But how could they know that a non-violent call won’t end up violent?
BPR: A police department in one Florida city is making major changes to how non-violent emergency calls will be handled.
The St. Petersburg Police Department announced that members of a newly-created “social service agency” will now be responding to calls dealing with issues like suicides, drug overdoses and mental health concerns. Chief of Police Anthony Holloway and Democratic Mayor Rick Kriseman announced the changes in a news release on Thursday.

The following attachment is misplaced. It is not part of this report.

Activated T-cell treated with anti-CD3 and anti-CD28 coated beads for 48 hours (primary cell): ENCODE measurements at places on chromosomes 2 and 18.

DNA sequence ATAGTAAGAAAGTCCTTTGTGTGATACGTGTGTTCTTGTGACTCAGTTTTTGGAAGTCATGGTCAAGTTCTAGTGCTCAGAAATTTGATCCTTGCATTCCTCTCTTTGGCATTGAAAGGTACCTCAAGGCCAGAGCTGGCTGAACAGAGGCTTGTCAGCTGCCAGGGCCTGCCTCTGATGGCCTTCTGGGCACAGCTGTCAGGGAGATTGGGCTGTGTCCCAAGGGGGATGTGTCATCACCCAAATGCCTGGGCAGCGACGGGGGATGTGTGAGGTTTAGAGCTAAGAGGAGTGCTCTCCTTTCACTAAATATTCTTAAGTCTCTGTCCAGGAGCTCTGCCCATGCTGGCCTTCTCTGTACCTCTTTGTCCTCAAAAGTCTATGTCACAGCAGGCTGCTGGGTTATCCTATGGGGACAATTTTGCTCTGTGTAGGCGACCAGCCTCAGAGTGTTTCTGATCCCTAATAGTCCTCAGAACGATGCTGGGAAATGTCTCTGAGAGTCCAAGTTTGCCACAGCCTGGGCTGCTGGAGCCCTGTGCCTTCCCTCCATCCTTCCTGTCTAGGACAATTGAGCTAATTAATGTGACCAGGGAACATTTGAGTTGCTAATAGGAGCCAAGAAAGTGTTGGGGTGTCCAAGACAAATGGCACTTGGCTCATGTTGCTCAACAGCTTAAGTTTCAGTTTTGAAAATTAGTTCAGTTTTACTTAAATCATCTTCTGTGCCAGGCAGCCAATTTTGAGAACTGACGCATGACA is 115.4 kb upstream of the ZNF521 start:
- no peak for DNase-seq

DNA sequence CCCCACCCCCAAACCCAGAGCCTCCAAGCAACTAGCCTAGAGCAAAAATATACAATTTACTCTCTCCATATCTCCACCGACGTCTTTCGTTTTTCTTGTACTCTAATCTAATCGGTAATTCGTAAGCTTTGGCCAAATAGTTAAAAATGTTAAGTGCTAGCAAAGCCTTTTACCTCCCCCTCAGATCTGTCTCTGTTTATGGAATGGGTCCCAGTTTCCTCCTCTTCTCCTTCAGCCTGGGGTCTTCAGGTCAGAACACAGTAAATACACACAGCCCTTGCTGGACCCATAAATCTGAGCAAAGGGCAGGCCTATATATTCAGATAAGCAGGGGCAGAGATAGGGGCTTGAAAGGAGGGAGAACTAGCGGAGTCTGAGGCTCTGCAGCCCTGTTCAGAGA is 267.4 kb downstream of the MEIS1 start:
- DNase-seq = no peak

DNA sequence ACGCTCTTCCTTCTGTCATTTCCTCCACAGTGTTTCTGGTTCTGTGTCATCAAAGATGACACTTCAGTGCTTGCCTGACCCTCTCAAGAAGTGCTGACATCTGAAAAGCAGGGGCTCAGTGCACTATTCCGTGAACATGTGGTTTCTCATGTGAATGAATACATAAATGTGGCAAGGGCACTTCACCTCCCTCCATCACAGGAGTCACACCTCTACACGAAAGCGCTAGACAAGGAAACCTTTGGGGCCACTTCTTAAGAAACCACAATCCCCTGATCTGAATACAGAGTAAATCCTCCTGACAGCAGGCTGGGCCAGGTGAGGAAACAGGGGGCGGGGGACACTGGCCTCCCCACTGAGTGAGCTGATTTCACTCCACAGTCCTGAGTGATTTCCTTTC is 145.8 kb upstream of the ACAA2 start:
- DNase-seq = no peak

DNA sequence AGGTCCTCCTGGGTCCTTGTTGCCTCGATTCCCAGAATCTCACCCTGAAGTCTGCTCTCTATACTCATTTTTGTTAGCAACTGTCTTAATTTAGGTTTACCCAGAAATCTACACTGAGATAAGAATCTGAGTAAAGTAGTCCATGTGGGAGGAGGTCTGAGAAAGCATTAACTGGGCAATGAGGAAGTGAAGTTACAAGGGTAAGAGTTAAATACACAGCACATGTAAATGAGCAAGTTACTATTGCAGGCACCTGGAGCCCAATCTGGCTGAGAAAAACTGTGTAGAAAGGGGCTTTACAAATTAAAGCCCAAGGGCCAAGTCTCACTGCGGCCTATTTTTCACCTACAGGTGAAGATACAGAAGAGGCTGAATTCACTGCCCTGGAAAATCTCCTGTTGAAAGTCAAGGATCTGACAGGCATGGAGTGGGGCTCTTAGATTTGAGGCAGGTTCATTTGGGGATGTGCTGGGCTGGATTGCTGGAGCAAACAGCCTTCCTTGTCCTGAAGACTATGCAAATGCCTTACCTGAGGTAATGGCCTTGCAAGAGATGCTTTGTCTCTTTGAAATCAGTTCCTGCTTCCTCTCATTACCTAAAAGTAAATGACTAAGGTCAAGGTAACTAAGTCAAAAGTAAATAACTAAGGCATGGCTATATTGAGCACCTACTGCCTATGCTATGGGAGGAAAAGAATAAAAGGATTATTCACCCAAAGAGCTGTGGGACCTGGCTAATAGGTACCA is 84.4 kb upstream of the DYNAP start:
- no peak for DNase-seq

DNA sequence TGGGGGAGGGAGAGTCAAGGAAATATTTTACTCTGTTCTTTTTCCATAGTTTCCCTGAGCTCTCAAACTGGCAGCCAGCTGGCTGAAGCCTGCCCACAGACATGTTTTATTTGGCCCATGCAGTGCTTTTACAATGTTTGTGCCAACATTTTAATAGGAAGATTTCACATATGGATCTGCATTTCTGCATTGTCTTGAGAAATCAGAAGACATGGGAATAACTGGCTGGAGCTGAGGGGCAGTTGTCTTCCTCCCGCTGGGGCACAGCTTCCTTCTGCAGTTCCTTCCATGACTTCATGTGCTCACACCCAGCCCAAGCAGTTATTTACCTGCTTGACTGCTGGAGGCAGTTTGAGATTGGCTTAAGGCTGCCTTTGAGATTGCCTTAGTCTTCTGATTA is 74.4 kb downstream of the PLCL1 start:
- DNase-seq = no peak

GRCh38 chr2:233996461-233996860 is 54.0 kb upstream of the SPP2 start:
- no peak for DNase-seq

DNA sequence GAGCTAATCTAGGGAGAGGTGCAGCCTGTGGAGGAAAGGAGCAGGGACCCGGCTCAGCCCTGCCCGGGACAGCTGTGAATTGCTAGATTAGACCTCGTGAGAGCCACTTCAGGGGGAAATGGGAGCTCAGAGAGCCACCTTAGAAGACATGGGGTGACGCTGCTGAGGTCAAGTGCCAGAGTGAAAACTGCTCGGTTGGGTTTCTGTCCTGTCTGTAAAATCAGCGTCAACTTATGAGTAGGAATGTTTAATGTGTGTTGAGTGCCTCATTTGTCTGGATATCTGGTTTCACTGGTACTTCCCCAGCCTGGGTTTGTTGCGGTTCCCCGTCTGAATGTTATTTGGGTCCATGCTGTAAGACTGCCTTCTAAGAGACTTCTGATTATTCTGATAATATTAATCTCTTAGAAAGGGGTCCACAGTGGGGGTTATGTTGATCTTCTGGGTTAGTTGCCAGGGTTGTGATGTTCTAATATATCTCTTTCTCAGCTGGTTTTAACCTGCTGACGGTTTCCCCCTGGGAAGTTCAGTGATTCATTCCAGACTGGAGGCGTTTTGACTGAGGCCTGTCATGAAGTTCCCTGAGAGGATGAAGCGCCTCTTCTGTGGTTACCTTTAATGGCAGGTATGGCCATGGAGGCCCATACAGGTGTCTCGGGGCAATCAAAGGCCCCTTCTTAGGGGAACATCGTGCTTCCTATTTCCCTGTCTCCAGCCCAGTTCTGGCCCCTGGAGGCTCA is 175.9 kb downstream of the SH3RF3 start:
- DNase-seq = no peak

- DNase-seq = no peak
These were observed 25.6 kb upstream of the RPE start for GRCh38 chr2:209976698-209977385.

“Change is coming to St. Pete Police Department,” Holloway said during a Thursday press conference, explaining that the police department had had discussions with various faith and community groups, as well as protesters and union officials in the wake of George Floyd’s death in Minneapolis.
“After all those conversations, we had one common goal. That common goal is very simple: Our citizens are asking for change. The City of St. Petersburg and the police department is ready for that change,” he said.
The new program, which is scheduled to take effect on October 1, was made possible by reallocating funds that were initially meant to hire 25 new officers to the department. Instead, the police department “will lose $3,125,000 in federal grant funding awarded to pay for the new officers and $3,800,000 the City had earmarked in matching funds required by the grant,” according to the press release. more